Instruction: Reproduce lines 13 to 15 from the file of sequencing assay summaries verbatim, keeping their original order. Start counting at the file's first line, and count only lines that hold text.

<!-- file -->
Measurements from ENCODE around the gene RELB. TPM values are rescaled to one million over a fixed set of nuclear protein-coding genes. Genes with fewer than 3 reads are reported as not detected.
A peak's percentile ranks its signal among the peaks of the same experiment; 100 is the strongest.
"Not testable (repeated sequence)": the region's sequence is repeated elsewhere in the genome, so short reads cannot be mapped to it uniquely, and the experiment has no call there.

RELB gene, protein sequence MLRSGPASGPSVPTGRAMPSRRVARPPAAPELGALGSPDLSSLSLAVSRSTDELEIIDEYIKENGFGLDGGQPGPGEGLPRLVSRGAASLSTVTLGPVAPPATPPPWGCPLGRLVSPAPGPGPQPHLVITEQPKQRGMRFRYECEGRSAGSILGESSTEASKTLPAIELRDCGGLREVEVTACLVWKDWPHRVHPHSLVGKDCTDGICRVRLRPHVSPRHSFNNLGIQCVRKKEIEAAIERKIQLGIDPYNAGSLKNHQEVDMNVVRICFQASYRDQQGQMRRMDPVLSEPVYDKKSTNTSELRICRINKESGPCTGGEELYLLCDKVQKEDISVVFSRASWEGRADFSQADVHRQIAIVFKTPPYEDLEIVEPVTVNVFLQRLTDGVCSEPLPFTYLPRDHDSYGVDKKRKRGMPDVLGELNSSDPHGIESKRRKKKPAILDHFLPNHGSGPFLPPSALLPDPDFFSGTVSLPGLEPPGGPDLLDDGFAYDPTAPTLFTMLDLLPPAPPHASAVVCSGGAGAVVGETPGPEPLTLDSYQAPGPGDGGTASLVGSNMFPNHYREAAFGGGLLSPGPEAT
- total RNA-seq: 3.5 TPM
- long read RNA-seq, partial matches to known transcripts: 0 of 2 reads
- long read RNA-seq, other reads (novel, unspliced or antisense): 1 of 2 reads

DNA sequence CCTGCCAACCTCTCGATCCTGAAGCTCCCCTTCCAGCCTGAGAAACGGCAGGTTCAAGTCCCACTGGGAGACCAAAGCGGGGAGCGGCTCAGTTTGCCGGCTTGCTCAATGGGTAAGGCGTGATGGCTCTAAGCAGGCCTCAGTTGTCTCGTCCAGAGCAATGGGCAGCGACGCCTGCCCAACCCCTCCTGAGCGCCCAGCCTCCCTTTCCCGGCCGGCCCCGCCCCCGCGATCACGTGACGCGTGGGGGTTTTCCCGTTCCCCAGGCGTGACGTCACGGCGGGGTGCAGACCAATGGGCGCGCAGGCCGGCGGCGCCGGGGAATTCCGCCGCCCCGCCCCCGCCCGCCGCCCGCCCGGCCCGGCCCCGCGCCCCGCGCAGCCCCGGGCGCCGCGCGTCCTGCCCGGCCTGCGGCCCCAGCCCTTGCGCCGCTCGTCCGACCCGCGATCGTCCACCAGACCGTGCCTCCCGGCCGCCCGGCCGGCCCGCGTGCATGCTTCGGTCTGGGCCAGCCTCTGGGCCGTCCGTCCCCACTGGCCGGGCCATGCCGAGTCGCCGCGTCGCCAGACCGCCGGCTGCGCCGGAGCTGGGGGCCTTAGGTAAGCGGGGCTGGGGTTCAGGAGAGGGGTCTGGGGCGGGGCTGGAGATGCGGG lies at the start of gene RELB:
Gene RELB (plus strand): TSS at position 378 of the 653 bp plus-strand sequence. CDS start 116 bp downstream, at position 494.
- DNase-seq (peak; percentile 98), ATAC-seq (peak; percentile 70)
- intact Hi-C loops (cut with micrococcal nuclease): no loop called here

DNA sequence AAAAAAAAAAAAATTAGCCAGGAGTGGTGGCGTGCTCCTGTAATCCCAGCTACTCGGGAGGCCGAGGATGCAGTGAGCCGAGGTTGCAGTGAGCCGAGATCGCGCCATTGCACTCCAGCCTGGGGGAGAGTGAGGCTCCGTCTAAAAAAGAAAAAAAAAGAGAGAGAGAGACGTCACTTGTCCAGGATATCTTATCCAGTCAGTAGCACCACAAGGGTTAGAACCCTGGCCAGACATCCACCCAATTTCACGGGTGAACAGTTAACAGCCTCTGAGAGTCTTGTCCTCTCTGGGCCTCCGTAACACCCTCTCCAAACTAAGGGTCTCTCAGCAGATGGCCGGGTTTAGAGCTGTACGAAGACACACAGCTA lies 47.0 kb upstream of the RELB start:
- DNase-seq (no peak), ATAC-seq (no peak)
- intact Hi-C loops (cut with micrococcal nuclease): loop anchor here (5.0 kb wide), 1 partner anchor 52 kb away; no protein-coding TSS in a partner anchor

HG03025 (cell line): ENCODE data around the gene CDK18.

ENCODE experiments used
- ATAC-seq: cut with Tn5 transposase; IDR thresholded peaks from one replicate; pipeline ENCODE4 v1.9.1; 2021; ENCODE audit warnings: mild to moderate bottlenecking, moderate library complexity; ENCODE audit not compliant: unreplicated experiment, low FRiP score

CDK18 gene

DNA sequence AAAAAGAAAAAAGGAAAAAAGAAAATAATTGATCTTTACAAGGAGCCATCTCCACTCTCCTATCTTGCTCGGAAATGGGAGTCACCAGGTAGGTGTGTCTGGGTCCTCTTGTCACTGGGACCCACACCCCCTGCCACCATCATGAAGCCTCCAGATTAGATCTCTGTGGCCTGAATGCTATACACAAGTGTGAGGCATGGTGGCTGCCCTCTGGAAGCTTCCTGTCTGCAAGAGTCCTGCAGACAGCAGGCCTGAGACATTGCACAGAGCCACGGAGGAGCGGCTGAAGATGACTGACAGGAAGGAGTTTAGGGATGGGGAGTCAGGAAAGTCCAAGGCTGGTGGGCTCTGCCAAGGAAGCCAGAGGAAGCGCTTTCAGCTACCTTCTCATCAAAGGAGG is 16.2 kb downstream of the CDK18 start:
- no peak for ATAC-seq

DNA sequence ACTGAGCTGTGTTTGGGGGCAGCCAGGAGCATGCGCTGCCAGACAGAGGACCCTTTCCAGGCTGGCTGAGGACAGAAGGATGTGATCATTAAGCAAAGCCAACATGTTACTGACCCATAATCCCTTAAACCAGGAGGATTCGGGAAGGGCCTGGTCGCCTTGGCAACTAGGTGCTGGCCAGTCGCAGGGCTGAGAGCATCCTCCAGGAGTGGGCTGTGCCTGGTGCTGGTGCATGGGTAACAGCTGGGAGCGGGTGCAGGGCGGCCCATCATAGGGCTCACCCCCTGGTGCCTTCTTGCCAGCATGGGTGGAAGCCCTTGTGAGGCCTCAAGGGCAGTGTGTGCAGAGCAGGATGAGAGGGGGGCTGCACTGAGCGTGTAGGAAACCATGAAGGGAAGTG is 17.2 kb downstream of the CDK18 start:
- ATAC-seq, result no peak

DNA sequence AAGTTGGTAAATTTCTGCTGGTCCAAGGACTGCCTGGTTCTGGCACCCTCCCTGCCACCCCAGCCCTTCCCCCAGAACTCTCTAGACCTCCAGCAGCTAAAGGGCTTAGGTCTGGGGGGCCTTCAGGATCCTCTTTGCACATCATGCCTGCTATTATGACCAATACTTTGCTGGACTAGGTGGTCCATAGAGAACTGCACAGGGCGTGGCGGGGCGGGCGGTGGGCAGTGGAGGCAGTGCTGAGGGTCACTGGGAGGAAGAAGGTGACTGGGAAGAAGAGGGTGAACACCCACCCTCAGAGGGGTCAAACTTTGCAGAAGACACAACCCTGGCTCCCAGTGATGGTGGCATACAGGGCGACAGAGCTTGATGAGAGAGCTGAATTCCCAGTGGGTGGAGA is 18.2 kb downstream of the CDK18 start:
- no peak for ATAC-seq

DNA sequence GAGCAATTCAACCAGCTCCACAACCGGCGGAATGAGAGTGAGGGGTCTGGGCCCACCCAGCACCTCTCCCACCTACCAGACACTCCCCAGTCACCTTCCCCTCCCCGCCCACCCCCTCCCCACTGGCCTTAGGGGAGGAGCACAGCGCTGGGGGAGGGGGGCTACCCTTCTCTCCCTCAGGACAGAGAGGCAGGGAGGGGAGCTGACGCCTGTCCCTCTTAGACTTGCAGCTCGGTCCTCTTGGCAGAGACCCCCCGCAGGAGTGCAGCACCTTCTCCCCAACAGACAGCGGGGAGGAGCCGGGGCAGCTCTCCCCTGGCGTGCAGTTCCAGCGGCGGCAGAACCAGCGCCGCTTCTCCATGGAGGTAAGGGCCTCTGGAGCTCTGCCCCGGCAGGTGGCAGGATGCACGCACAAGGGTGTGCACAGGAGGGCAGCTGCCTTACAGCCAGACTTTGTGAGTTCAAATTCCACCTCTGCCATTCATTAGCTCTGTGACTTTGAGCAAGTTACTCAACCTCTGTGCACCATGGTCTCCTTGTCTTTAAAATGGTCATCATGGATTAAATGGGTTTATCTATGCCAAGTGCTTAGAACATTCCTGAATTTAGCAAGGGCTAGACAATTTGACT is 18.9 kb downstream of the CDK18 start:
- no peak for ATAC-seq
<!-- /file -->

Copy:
- DNase-seq (no peak), ATAC-seq (no peak)
- intact Hi-C loops (cut with micrococcal nuclease): loop anchor here (5.0 kb wide), 1 partner anchor 52 kb away; no protein-coding TSS in a partner anchor

HG03025 (cell line): ENCODE data around the gene CDK18.